Priority 2

Young People Learning & Growing Together

#YoungPeopleTogether

Our long-term ambition is that young people in Walsall have diverse friendships and understanding and acceptance of all. They have the confidence and aspiration to fulfil their potential and are empowered to take social action and make a positive difference in Walsall.
 

To achieve this ambition, we must ensure all children are given opportunities to meet and form friendships with people from different ethnic, religious or socioeconomic groups. Children’s views are shaped in their formative years and so we must teach them about different cultures and to respect each other’s views and opinions, so they have understanding and tolerance.


We must ensure that within and outside of the school community, children are encouraged to have high aspirations and are given opportunities to develop their self-confidence and skills.

What will we do?

We will expand the School Linking Programme in Walsall. Building on the success of the pilot, the School Linking Programme will be expanded to include 20 additional schools and to better engage parents. It will conclude with a celebration event with parents and teachers to reflect on their journey. We will work with arts providers to deliver an annual borough-wide school arts competition called “what does integration mean to me?” Work produced will be
exhibited throughout the borough and will provide an opportunity for parents and communities to view and discuss the artwork.

We will support Walsall schools to become ‘UNICEF Rights Respecting Schools’. Rights Respecting Schools will be supported to create safe and inspiring places to learn, where children’s rights are respected, their talents are nurtured, and they are able to thrive. It will support young people to increase their understanding of difference and diversity and become active citizens within their communities. We will examine ways to increase integration through the education sector.


We will invite relevant stakeholders from local schools, Walsall Council and the Department for Education to consider opportunities to support integration, including examining school admissions policies, marketing and outreach work that provides opportunities for children of different backgrounds to be educated or socialise together.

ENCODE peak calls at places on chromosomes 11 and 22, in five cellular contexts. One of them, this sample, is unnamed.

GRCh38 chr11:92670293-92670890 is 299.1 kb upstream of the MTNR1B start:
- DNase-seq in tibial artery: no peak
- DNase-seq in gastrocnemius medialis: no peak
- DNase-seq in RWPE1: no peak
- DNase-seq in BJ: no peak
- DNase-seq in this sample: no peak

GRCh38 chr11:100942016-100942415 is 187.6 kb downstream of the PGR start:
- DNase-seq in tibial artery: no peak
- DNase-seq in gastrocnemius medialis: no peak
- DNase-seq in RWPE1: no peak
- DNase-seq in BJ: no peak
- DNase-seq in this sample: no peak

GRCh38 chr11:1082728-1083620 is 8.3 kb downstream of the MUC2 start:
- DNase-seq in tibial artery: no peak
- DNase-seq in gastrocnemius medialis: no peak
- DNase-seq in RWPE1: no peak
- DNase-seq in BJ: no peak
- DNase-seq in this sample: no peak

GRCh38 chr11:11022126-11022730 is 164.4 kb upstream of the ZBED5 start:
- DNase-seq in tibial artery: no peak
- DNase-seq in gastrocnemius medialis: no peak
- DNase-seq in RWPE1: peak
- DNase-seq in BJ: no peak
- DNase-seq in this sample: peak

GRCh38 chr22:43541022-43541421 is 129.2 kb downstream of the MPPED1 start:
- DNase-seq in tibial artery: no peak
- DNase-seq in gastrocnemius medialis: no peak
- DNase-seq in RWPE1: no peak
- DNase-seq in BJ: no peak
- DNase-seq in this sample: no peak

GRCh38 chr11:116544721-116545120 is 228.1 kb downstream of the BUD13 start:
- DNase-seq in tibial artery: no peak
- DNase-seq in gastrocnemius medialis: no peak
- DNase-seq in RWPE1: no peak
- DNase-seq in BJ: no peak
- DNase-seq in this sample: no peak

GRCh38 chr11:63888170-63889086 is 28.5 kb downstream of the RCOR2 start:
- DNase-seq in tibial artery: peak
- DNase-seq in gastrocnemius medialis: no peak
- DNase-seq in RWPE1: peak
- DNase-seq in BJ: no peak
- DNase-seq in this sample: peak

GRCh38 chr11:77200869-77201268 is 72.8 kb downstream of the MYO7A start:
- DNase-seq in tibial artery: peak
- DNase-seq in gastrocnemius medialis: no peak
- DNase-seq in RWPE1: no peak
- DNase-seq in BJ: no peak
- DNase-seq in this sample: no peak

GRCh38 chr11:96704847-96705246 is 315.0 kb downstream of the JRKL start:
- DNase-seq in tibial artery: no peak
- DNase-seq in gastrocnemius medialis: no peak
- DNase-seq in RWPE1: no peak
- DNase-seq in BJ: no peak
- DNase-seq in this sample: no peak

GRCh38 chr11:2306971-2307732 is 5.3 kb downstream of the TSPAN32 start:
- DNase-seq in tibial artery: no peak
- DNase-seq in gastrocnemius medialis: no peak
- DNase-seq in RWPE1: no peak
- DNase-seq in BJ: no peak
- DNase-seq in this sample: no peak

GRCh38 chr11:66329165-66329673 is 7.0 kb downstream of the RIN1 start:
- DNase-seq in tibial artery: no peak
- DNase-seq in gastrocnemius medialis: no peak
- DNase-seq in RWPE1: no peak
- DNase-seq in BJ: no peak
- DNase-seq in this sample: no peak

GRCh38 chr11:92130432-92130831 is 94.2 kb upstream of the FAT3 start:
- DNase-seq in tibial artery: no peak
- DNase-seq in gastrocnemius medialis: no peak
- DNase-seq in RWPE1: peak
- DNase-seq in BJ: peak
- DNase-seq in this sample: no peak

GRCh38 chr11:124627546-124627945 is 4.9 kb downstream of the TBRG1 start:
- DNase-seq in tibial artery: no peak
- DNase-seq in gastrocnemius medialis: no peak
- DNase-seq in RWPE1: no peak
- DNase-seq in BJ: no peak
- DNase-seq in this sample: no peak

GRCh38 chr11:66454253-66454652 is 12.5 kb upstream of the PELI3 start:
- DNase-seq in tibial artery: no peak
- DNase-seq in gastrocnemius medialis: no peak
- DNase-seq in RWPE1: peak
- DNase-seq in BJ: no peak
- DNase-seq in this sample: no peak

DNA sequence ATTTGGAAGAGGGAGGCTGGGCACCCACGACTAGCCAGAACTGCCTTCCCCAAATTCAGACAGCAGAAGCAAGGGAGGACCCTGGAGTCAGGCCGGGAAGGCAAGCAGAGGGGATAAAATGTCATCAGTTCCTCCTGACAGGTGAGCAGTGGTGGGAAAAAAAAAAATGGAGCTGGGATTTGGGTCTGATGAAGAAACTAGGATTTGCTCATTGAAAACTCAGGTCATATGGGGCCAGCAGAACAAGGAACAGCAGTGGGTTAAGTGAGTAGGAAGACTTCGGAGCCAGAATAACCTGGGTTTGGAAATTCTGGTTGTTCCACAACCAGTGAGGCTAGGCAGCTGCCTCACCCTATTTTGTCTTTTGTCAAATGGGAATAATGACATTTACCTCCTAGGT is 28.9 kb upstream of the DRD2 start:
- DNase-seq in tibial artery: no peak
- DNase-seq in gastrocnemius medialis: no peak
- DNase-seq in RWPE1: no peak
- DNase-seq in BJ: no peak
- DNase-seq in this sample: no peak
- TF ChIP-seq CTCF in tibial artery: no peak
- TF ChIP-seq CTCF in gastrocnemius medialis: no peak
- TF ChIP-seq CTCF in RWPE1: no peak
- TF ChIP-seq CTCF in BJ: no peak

We will encourage and support young people from different backgrounds to build confidence, raise aspirations and access opportunities for meaningful social integration. This will be achieved through working with uniformed youth groups, The Prince’s Trust and The Challenge as well as increasing take up of opportunities such as the National Citizen Service.

 

Building on the existing infrastructure provided by ‘Walsall Youth in Unity’ and ‘One Voice’ Forum, we will establish opportunities to give our young people from different backgrounds, abilities and lifestyles a meaningful voice where their views can be heard and their ideas implemented. With our support we can enable them to create the vision that takes ‘Walsall for All’ into the next generation.

What does this mean for the people of Walsall?

Short term results:

  • Through school involvement, young people will have the opportunity to integrate with those from different backgrounds and to reflect upon their own identity and beliefs, as well as those of others.

  • Parents will have an increased understanding of the benefits of our partnership with schools and participate in end-of-year events with other parents from different backgrounds.

  • More Walsall schools will be awarded ‘Rights Respecting Schools’ status from UNICEF – empowering young people to be aware of their rights, to become active citizens and develop pupils’ acceptance of difference and diversity.

  • Young people have access to exciting opportunities resulting in increased self-confidence, higher aspirations and wider opportunities for meaningful social integration with others.

  • Young people will develop increased cultural awareness, feel empowered and have a voice to make positive change in the community on the community cohesion agenda.

Long term results:

  • We gain a better understanding of views of
    young people and barriers to integration.

  • Students and parents have more mixed social
    groups and build networks with others from
    different backgrounds.

  • Children, teachers and parents embrace
    diversity and overcome prejudices which often
    result in bullying and discrimination.

  • Schools have the necessary tools and
    resources, including through the ‘Rights
    Respecting Schools’ award, to support
    integration and celebrate diversity and long term
    system changes are considered.

  • Young people have raised aspirations, better
    understanding of integration issues, and are
    empowered to make a positive difference in Walsall.

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